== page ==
• When do you usually do your homework? 
  • What time do you wake up in the morning on a weekday?
  • What time do you wake up in the morning on the weekend?
  • etc.

Enlist the help of your students in coming up with the questions. Present all questions at the start of this lesson, and solicit answers to each question from each student. These answers will be used later in the lesson, so make sure to collect them in a table-like format such as ".csv"

It is reccommended that you create a Google Form to collect answers to these questions with. You could then ask your entire school to fill out the survey, and have even more data to visualize! 

Guided Tour (15 Minutes)

Use the existing iPython Notebook to introduce Bokeh. Explain data visualization. Have the students follow along as you show them how Bokeh line plotting works, have them attempt the exercise at the end of the notebook.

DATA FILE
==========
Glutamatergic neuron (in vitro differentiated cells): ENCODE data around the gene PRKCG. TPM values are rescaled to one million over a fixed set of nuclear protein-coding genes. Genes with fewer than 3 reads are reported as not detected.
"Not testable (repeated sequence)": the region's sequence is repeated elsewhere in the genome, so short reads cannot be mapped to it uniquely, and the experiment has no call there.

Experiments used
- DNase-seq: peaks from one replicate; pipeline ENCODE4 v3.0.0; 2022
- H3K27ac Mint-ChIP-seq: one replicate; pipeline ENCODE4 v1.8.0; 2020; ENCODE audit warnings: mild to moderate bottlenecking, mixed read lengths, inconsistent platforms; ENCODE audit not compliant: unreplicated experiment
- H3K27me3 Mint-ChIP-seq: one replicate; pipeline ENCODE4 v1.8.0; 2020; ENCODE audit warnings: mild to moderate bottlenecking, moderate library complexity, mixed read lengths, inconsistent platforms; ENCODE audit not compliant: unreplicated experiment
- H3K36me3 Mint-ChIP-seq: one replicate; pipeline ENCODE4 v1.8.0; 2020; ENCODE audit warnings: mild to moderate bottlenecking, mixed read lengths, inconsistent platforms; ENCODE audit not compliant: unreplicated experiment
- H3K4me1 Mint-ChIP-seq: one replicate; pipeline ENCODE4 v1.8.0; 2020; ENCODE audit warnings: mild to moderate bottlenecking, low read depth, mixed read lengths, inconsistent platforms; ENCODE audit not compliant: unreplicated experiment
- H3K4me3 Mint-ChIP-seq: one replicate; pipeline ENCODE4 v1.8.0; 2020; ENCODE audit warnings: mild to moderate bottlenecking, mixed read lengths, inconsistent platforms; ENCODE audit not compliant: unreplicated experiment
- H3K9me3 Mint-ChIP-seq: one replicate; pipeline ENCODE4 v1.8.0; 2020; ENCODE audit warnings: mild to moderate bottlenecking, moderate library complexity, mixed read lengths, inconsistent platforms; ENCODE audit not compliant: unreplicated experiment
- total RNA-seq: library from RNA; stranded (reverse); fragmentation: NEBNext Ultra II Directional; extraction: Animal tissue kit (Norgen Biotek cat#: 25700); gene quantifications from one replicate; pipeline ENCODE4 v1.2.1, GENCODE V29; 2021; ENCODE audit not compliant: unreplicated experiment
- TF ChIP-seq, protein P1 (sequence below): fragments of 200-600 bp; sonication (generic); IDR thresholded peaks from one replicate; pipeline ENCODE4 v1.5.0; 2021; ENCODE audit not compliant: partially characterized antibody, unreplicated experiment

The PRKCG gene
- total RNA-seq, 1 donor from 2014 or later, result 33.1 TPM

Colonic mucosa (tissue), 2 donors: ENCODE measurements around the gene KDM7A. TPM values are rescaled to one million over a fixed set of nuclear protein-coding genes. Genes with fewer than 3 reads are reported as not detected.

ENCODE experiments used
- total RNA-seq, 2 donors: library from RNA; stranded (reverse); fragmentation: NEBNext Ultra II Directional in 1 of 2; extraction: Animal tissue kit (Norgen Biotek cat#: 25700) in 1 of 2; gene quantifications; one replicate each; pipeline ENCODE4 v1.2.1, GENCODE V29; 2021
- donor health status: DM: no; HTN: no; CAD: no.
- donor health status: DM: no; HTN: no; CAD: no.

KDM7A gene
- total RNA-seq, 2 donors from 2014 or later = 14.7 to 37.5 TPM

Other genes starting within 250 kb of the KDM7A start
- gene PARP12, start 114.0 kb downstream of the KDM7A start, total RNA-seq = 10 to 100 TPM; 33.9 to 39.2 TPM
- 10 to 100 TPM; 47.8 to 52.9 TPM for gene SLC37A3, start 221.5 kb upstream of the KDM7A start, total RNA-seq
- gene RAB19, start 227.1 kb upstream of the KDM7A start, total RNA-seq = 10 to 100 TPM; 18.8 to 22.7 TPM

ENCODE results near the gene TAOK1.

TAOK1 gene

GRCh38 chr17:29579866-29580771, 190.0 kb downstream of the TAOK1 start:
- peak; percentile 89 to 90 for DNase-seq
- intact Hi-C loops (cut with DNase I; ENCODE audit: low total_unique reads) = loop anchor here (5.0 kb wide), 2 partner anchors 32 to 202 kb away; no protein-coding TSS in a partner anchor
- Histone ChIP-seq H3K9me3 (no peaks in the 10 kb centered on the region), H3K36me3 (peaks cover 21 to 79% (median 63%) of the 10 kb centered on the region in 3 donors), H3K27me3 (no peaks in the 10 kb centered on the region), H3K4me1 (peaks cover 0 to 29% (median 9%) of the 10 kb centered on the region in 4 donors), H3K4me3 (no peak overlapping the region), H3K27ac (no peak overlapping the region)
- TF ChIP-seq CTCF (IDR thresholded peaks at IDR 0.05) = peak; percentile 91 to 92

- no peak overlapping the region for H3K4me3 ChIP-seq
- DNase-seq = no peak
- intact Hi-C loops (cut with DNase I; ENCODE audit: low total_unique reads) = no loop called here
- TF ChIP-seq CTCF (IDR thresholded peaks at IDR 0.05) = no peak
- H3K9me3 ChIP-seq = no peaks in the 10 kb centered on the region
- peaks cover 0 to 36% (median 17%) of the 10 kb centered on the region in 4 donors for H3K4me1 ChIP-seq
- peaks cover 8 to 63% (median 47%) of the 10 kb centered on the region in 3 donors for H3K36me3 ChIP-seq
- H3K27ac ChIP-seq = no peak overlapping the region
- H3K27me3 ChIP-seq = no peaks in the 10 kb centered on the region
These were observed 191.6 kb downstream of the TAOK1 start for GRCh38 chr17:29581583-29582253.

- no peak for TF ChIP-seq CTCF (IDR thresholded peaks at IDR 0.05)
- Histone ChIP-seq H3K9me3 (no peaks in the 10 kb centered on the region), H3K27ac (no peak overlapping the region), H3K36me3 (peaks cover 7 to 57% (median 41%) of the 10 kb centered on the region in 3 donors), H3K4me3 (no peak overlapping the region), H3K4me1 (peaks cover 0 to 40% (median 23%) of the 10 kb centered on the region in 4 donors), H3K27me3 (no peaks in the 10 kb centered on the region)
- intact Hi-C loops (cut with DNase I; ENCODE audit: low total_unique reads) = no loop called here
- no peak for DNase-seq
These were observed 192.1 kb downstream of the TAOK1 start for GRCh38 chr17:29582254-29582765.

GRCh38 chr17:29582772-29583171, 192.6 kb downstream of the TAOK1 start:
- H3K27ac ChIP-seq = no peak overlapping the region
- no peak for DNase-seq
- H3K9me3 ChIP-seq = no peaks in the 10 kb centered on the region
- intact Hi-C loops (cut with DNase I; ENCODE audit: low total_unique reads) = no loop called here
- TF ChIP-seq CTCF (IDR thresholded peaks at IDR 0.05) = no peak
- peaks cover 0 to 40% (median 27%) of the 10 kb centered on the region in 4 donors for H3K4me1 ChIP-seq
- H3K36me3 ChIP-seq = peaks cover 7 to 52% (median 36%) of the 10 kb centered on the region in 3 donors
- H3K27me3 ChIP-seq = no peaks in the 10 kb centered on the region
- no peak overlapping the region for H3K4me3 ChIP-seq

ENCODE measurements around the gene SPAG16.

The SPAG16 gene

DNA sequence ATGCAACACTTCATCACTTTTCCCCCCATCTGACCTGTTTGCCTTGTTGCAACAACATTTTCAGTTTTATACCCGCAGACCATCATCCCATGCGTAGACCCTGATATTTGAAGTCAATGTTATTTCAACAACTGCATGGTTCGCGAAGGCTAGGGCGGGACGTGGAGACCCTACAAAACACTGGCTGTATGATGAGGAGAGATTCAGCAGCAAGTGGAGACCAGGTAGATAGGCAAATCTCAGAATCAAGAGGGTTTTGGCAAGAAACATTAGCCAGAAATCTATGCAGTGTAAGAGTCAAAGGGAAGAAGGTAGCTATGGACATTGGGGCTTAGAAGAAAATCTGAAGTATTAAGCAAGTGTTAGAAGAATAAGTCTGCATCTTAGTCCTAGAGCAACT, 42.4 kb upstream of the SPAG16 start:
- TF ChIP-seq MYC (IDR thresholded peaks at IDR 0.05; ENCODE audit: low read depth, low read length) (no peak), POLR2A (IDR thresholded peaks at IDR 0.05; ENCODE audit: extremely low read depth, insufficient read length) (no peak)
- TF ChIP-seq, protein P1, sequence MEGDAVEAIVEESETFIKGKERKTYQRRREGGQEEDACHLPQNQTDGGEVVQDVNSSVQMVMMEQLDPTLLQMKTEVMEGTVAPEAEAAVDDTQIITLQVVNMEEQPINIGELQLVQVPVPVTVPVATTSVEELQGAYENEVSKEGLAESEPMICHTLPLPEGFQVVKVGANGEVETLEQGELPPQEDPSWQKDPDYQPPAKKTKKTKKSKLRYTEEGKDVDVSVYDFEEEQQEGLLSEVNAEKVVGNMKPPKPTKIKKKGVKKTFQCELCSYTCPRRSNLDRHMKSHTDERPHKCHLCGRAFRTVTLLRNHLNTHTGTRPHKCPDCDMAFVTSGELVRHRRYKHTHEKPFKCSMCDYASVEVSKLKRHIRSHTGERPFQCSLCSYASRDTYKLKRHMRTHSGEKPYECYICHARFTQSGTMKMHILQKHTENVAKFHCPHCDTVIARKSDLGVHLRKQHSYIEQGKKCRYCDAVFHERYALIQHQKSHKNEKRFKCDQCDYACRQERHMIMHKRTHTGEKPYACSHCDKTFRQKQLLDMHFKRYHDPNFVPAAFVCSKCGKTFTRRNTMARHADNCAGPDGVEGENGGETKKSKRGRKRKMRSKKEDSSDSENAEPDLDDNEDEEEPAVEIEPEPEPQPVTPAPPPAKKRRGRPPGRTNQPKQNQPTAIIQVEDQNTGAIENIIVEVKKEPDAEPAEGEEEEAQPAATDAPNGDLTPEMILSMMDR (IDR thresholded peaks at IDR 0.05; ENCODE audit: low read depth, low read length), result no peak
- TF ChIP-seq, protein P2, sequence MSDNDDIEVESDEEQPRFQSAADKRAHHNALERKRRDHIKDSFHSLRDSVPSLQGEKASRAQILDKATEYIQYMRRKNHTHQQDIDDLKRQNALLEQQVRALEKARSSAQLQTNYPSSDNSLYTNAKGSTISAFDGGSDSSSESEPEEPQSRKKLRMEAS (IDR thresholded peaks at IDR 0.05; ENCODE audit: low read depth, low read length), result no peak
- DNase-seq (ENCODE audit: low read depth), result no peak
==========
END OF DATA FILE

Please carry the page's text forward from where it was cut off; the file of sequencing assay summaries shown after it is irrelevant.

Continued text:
Activity (30 Minutes)

Using the data that was collected at the beginning of class, determine the best way to plot the information collected at the beginning of class. Then, plot it! See if you can come up with cool trends by plotting data on the same chart, etc.

Exit Ticket (5 minutes)

Simple exit slip, ask the students what data visualization is, why it is important, how to construct a line graph in Bokeh, etc.

 

Session 2

Getting Started (5 minutes)

Gather data in a similar fashion as the last session. Ask questions of your class / school that make for interesting visualizations. 

Guided Tour (15 Minutes)

Use the powerpoint provided to briefly discuss the high-level charts available in Bokeh.

Activity (30 Minutes)

Have the students use any of the high-level charts to plot the data that was collected in the warm-up.

Exit Ticket (5 minutes)

Ask a simple question about any of the plotting mechanisms covered.  


Lesson Summary

Summary